It would be tempting to end here, if only because there’s a lot to unpack in Jesus’ life-changing but disruptive miracle/sign and we might well want to tarry with how we are experiencing God’s activity in the midst of our own various heartaches. But the passage goes on to one further move: invitation. That is, even while the action to raise Lazarus from the dead is clearly and decisively Jesus’, yet he invites those around him to participate: “Unbind him and let him go” (v.44). I will confess that this is the part of the story that really grabbed my attention this week. I mean, Jesus did not have to issue that command. He might have gone over to Lazarus himself and unwrapped him, then given him a heartfelt and congratulatory smack on the back on his return from the dead. But rather than linger in the limelight of his miracle, Jesus invites those around to get involved, to play a part in seeing this miracle move forward. I think the same is true with us. We are not only called to be witnesses of God’s action in our lives, but also to be changed by what we see and thereby invited into the ongoing reality of what God is doing. God does the miracle, but God also gives us a part to play as it unfolds in our life.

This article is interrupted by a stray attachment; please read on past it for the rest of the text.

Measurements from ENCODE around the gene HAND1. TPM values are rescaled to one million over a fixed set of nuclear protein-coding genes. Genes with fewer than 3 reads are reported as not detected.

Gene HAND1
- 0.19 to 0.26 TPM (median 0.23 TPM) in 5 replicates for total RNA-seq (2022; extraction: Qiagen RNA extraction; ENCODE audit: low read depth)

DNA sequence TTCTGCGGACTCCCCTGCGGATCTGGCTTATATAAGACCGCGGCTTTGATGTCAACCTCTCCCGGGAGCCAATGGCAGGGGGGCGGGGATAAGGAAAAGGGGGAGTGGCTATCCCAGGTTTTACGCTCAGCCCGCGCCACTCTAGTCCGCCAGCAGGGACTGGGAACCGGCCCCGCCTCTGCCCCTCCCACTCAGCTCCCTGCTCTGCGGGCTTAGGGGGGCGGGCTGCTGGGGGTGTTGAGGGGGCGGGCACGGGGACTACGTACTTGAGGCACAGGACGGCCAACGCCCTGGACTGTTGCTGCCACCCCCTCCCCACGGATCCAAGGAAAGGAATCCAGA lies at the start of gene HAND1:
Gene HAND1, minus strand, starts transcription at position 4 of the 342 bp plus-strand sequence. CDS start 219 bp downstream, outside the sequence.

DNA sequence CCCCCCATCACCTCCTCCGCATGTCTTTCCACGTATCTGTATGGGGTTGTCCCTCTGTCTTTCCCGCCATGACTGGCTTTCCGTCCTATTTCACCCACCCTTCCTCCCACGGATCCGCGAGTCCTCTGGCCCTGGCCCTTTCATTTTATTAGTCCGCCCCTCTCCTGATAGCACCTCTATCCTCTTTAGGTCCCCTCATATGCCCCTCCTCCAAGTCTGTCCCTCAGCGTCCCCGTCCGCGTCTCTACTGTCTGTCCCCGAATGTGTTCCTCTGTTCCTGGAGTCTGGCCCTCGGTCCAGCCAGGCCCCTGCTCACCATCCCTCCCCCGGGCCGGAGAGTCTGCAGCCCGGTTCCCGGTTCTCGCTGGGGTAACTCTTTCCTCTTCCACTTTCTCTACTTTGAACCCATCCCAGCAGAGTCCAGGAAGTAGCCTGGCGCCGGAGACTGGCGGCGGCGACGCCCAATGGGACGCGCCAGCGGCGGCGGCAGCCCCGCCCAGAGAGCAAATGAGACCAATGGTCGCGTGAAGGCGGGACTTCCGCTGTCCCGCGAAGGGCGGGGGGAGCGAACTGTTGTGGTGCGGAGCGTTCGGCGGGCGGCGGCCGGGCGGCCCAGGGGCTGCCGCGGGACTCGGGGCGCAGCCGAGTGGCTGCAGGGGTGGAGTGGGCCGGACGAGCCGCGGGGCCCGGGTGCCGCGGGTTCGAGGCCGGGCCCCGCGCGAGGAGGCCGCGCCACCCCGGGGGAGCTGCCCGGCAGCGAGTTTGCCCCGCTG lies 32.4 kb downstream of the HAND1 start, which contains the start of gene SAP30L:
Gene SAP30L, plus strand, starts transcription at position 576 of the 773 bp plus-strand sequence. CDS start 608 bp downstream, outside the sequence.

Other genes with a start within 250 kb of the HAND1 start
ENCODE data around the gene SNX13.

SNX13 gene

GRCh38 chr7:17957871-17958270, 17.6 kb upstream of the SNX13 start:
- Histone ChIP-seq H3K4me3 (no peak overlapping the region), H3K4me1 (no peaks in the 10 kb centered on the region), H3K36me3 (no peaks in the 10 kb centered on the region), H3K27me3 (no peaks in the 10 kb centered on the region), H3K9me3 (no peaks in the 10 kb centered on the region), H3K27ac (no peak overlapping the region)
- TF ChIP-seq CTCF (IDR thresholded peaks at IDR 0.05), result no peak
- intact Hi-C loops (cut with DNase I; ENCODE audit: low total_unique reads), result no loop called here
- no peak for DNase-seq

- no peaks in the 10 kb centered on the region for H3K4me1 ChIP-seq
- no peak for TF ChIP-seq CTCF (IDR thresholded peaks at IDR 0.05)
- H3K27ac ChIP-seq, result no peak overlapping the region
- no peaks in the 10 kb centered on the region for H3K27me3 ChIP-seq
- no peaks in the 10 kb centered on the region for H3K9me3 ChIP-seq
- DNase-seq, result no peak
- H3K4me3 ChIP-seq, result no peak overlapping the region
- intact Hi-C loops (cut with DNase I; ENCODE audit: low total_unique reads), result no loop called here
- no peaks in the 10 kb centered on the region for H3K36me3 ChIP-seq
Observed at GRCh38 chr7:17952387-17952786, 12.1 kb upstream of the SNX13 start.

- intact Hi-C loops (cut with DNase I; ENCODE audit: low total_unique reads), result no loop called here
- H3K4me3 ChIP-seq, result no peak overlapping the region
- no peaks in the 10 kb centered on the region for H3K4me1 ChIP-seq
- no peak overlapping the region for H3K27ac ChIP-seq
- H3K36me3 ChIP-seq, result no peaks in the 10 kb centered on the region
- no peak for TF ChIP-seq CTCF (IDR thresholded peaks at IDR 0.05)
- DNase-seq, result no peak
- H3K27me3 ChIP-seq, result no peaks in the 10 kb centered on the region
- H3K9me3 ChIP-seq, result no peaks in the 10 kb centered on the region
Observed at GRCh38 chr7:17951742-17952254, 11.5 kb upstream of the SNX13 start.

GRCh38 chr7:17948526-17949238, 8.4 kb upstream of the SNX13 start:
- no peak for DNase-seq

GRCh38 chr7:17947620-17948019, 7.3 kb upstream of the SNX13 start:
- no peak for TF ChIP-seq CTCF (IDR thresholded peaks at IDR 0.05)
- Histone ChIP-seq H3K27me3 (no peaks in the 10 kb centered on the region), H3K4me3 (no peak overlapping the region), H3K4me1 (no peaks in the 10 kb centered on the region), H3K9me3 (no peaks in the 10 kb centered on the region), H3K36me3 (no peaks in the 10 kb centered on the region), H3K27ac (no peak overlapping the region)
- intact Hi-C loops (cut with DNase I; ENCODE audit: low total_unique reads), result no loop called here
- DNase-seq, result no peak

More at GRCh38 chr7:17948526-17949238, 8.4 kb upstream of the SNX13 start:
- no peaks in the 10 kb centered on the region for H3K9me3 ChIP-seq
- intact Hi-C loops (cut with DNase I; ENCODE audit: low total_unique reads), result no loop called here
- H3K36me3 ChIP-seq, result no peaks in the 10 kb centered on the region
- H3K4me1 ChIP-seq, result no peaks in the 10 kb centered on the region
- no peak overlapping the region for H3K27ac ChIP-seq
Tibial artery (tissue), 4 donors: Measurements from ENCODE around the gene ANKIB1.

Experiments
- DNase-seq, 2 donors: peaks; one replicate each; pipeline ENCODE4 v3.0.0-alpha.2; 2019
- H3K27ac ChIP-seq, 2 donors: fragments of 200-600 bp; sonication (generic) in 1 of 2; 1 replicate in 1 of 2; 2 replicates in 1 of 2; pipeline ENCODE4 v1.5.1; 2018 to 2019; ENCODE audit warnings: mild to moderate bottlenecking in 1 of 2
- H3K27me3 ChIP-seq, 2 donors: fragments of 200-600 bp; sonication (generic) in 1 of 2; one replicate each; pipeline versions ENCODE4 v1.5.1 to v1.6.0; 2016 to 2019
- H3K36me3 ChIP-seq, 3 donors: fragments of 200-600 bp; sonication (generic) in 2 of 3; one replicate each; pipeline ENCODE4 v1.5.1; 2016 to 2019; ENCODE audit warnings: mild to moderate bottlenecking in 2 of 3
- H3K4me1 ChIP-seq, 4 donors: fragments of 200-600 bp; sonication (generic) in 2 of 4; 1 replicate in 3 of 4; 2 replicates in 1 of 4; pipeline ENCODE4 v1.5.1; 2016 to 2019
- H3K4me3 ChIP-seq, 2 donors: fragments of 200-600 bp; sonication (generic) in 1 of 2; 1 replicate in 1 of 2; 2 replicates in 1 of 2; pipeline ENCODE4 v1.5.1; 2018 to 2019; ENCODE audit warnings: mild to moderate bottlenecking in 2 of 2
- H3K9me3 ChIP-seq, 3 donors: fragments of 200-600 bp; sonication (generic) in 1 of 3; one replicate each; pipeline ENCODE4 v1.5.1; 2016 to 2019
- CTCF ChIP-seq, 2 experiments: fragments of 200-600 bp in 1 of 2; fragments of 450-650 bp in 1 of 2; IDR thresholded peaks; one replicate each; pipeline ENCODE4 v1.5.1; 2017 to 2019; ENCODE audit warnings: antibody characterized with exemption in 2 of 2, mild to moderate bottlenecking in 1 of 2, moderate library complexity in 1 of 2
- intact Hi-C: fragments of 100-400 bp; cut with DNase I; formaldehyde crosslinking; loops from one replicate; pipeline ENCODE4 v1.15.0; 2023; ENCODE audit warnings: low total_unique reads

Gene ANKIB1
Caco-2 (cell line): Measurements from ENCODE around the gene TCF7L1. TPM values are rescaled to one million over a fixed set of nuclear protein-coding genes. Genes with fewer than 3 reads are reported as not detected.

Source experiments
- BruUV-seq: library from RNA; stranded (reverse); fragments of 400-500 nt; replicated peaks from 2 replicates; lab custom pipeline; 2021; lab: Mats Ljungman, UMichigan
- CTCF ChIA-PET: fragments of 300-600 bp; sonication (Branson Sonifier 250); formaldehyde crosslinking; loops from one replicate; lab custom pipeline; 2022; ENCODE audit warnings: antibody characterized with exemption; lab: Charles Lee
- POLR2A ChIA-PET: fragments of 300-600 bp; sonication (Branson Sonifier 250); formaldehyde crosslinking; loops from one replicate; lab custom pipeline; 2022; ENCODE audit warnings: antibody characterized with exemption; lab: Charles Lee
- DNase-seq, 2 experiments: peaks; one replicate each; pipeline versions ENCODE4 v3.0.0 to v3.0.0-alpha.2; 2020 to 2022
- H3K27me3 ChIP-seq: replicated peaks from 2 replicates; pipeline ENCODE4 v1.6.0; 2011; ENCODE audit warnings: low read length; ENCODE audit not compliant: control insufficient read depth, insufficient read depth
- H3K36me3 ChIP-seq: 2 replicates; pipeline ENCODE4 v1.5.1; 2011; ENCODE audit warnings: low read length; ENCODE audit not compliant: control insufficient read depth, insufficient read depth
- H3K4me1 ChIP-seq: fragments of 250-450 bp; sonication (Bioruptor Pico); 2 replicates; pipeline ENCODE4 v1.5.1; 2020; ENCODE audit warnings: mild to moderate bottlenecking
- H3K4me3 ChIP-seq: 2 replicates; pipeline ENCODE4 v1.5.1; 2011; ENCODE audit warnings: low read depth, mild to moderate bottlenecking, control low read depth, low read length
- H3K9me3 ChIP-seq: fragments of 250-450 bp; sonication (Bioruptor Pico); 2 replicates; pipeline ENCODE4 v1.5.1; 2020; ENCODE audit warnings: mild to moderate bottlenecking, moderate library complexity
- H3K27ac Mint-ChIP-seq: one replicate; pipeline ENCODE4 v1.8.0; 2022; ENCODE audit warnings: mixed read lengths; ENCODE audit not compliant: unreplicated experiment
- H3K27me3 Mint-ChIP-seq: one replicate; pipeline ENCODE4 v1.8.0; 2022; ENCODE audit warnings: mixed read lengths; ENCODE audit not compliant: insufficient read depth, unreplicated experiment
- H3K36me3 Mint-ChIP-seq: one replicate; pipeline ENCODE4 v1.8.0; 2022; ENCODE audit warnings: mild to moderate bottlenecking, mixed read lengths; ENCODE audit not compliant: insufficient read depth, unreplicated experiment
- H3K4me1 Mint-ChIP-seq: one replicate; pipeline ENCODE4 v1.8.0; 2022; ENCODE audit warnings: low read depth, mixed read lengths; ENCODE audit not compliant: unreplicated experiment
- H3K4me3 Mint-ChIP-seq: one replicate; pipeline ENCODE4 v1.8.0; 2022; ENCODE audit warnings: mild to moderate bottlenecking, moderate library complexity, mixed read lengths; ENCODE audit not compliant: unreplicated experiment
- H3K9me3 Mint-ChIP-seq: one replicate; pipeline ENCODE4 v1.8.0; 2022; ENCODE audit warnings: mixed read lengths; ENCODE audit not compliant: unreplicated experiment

All of which makes me wonder: where are you and your community in the movement of this story, a movement that I believe is not limited to this one story but can be traced throughout Scripture and, indeed, throughout the history of God’s people right up to and including the folks you will be preaching to this week. Is your community, Dear Partner, experiencing some element of heartache? If so, perhaps the promise of resurrection is what you are called to preach, a promise that we are perhaps used to assenting to but don’t always realize is making a claim and impact on us here and now. Are you witness to a miracle/sign of God’s activity that may not only prove life-giving but also disruptive and potentially divisive? If so, perhaps you can not only affirm those who recognize God’s movement and believe, but also comfort and challenge those who are anxious about the change that is afoot by reminding them that God’s work in our lives never leaves us unchanged and that God will accompany us into the unknown future. Or are you standing on the “other side” of the miracle, in awe of what God has done and is doing but not yet drawn in to participate. If so, perhaps it’s time to startle your community with the promise that God not only does miracles, but invites us to participate in them, in this way extending their impact and drawing others into the new reality they create.
This story is long, dramatic, and when all else is said, pretty awesome story. And here’s the thing: it’s not done yet. Your invitation and privilege, Dear Partner, is to tell it again this week and thereby invite your folks into the ongoing work of the One who is, indeed, the “resurrection and the life,” even here, even now. Thank you for your commitment to share that promise, and blessings on your proclamation.
Yours in Christ,
Post image: Giovanni di Paolo, “The Resurrection of Lazarus” (1426), detail.